After reading about ethnographers and how they studied music in other cultures I was curious and so I looked up articles to give me another perspective on the subject. The article can be found at the link: http://newsroom.ucla.edu/stories/restoring-thai-musical-instruments-strengthens-ties-between-ucla-and-community
The article highlights the importance of world music and learning about other cultures. When reading the article, it moved me how much time and effort that Adler spent on restoring the instruments. Not only was the intention beautiful but the responses from the students and the Thai Music Foundation in Bangkok were inspirational and really hit home the significance behind musical exploration of other cultures. Bohlman mentions in his book how every society has a form of music so music is one way of universally connecting with another culture/people. From the way the article presented the impacts of this endeavor there will be long lasting impacts and appreciation for the Thai community. Sometimes in class, I feel like the ethnographers have a futile role in trying to understand another culture. Such as in the Sardinian Chronicles when Lortat-Jacob was viewed as an outsider but this article proves to me that it is worth it to study another culture musically. It is was helpful for me to see a real world example of how what we are learning in class does apply to the real world. It gives me a greater understanding and appreciation for the concepts we are learning even if they are confusing and biased sometimes.
My post is based off of the following article that I read: http://www.nydailynews.com/entertainment/music/brooklyn-afropunk-festival-music-culture-change-article-1.2768338
The biggest take away that I got from reading The Sardinian Chronicles is that music is very much influenced by the culture and the community it is in. The ethnographer went from city to city and in every city the music was unique to the people and the atmosphere of the city even though it all fell under the category of Sardinian music. One of the most interesting chapters was on the bridge and how the music the people played when congregating was a political statement and message. The Afropunk Festival in Brooklyn mimics this concept as the music festival in itself is a movement. Music like other art forms has the amazing ability to rally and unite people under a common theme. I think this is shown in the book we read and is an important topic in world music as they helps to categorize music. This ties into thick description because there is an intention behind the music and the festival that allows for the study of the event and the music. One performer at the festival described the music as “a break from the overproduced side of music and “populist pop.” Hearing the insight into the reason and ideas behind the music help ethnographers to study and interpret music. I thought that the article was a fascinating example of the power of music in culture today as well as how music is studied and seen in a modern light especially compared to The Sardinian Chronicles and how music was interpreted and what it stood for in another time and region of the world. The article also touched on the importance of dance and how it connects to music. I think that would be an interesting reaction to music around the world that would be explored.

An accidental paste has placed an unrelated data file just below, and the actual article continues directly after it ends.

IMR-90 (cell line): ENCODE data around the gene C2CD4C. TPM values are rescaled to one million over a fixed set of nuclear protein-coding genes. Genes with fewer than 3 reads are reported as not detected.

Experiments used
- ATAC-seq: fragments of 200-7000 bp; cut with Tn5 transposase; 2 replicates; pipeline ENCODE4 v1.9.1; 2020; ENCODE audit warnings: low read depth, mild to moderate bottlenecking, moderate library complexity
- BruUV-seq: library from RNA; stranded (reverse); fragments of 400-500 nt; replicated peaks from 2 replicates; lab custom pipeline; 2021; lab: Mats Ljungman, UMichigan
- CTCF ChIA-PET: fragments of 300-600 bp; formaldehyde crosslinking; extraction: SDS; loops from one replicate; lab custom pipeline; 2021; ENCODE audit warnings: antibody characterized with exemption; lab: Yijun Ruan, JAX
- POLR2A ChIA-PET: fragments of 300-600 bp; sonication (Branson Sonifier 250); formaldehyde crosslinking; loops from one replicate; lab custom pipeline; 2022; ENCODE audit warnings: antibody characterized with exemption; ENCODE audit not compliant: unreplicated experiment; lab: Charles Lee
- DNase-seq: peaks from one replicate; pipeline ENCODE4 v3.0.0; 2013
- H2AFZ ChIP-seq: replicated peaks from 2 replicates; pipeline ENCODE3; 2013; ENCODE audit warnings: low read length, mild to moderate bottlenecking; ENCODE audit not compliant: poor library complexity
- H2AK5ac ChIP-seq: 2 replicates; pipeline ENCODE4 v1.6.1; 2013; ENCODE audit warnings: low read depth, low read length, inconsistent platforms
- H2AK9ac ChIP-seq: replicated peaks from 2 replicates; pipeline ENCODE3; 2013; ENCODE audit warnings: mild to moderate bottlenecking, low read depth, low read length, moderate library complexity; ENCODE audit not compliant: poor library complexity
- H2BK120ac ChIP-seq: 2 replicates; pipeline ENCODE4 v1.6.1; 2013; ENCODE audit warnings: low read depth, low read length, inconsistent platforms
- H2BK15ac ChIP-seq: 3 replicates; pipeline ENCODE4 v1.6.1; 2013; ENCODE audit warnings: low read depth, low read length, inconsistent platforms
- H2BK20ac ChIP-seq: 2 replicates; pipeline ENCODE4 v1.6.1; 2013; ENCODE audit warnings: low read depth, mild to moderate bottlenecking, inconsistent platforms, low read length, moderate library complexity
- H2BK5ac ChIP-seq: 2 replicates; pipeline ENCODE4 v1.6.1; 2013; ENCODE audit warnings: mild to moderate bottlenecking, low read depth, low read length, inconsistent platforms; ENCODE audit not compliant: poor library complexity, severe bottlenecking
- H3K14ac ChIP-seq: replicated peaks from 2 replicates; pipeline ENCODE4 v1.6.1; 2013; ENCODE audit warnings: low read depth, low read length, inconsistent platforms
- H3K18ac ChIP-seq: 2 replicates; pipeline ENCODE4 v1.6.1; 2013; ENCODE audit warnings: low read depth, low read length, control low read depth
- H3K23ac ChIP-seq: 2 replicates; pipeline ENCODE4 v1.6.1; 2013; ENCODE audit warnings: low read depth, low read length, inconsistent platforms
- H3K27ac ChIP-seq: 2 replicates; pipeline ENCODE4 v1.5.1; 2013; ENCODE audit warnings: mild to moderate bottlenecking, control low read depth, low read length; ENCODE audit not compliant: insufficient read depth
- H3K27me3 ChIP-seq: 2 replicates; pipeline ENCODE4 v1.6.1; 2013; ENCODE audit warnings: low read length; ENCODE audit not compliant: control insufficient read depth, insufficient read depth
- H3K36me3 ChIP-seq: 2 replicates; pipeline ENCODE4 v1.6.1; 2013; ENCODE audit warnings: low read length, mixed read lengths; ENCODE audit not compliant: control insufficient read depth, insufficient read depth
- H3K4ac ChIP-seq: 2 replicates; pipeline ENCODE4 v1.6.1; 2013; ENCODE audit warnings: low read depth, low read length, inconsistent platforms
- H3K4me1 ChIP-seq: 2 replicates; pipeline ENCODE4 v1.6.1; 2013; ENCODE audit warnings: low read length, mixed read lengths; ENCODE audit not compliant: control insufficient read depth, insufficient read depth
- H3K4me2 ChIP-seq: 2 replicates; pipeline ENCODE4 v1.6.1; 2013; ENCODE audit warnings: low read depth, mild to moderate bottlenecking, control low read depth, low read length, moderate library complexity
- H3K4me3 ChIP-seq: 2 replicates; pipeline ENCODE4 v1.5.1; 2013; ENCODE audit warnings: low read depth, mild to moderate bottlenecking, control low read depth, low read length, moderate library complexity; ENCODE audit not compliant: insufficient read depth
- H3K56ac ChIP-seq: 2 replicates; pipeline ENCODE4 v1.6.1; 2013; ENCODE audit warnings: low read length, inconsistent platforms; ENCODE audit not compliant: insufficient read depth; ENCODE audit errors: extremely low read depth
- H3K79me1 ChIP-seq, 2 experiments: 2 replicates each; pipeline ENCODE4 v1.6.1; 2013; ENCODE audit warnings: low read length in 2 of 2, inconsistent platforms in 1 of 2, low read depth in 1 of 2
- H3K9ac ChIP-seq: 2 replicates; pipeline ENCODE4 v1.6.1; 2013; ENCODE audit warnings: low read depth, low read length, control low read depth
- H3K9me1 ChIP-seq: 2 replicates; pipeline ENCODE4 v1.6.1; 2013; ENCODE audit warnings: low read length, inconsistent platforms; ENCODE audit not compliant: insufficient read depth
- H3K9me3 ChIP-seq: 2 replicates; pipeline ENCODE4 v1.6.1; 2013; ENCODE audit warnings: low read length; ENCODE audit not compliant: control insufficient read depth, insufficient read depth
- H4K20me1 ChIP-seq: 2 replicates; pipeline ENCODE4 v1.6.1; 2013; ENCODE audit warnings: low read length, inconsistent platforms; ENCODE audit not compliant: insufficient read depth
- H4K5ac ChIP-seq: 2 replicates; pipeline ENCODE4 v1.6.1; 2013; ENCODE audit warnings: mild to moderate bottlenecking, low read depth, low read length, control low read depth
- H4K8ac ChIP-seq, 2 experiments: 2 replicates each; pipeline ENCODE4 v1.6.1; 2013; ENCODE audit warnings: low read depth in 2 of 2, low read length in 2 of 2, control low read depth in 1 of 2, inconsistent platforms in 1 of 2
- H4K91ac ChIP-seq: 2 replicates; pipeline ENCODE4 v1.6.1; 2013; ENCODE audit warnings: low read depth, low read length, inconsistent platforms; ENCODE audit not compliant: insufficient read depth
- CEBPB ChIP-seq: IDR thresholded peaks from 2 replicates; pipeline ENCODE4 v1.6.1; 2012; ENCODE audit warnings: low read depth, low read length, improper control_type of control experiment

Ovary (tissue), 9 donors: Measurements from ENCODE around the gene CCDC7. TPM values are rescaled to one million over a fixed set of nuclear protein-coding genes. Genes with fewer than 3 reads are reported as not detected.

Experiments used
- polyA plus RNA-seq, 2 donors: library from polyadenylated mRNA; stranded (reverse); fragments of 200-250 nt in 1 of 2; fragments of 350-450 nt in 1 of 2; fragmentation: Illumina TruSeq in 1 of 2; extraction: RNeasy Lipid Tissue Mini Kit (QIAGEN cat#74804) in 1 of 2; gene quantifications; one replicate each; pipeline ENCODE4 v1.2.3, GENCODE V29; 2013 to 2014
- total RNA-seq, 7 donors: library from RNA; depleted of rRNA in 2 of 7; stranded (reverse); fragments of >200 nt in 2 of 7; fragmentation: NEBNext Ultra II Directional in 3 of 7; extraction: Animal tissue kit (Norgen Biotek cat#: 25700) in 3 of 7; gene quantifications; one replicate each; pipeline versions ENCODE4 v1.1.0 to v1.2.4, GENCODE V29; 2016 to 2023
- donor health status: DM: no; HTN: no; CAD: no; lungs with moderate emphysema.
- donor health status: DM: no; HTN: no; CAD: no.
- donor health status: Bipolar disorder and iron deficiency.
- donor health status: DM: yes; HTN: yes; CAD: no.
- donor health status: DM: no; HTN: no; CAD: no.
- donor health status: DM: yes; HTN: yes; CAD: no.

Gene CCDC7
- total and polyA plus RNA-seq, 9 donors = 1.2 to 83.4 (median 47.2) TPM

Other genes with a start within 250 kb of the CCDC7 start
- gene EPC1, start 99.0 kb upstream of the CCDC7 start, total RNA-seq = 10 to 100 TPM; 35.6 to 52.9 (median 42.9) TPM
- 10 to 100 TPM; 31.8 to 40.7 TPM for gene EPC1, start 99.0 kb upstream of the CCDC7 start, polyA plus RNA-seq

Hello my name is Gaby Soden and I am from Charlotte, NC! My parents tried to introduce me to music and instruments from a young age despite the fact that no one in my immediate or extended family is musically gifted in the slightest. My parents tried to get me into the guitar, piano and the flute and no matter how many lessons I got or how hard I tried to practice I never clicked with any instrument. I like listening to music but I could never play, read or understand music was a foreign language to me. Learning about and understanding music never ceases to frustrate me thus I have never pushed myself to study music. I’m hoping through this class I can obtain a better appreciation for music in the least painful way possible.
My favorite thing about music that ties into what type of music I like to enjoy is the fact that music can make you feel a certain way and the same song can cause different people to feel many different things. This can be frustrating at times as music is so subjective. I have never met anyone who only likes one specific type of music as different moods make me (and others) want to listen to different styles and genres of music. If I am working out I like to listen to anything with a fast tempo and catchy lyrics while if I am sad I want something slow and deeper sounding. One specific band I think it is neccessary to mention when describing my musical interest is Echospace. The link to their website and music is as follows: http://echospacedetroit.bandcamp.com/music
This is the only music I can possibly listen to when I study or want to relax. I first heard of the band last year when my Theory of Knowledge teacher played nothing else during class. I like how it doesn’t have lyrics and the airy, light quality that all of their songs seem to have. If anyone needs music to study to I highly recommend checking out their website.